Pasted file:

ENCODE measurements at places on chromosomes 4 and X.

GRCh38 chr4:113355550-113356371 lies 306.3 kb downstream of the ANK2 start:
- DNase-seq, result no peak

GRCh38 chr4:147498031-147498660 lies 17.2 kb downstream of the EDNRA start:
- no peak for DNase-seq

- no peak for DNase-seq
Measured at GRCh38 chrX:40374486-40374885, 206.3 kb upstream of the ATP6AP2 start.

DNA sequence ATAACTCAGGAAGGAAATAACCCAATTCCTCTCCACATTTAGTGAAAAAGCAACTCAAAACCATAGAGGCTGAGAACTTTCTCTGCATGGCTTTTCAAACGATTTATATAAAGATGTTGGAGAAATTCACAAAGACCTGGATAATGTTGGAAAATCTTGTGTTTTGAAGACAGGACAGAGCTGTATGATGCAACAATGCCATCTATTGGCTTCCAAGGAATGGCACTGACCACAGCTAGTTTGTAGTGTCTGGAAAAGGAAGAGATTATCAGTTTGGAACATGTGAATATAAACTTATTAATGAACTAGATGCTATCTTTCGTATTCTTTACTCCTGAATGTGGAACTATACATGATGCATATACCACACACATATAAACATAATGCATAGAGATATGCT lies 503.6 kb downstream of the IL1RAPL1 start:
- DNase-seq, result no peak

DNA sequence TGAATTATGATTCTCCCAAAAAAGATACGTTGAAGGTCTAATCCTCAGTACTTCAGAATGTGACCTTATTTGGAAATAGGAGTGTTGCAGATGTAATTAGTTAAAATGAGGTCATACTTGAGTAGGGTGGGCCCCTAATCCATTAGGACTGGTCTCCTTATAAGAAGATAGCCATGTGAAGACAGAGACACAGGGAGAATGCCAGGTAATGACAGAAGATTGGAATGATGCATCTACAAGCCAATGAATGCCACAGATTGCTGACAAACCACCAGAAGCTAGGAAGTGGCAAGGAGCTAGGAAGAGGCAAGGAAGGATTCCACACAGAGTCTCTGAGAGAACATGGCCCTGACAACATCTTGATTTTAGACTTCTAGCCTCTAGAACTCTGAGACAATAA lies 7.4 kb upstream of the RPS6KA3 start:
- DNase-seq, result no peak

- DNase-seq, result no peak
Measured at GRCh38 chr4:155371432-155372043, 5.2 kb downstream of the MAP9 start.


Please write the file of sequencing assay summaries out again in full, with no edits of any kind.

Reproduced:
ENCODE measurements at places on chromosomes 4 and X.

GRCh38 chr4:113355550-113356371 lies 306.3 kb downstream of the ANK2 start:
- DNase-seq, result no peak

GRCh38 chr4:147498031-147498660 lies 17.2 kb downstream of the EDNRA start:
- no peak for DNase-seq

- no peak for DNase-seq
Measured at GRCh38 chrX:40374486-40374885, 206.3 kb upstream of the ATP6AP2 start.

DNA sequence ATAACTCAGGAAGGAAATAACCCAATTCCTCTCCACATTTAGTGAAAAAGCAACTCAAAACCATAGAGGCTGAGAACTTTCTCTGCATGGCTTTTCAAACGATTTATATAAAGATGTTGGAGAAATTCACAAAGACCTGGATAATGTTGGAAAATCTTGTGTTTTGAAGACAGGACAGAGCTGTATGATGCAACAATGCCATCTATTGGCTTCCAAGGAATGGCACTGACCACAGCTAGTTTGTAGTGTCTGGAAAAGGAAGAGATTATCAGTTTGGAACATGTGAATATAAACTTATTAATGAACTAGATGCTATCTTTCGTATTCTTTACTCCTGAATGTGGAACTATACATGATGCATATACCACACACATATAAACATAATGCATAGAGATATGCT lies 503.6 kb downstream of the IL1RAPL1 start:
- DNase-seq, result no peak

DNA sequence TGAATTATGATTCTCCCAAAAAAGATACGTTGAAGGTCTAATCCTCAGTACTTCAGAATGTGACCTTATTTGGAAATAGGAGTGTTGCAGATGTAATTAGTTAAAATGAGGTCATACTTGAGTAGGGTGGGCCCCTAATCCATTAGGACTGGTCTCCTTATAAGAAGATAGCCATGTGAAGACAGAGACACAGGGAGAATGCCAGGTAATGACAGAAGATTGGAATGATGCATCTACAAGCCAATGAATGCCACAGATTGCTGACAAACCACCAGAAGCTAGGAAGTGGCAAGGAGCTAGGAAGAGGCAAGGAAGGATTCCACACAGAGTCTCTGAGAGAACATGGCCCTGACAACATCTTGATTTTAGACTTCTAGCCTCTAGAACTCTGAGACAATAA lies 7.4 kb upstream of the RPS6KA3 start:
- DNase-seq, result no peak

- DNase-seq, result no peak
Measured at GRCh38 chr4:155371432-155372043, 5.2 kb downstream of the MAP9 start.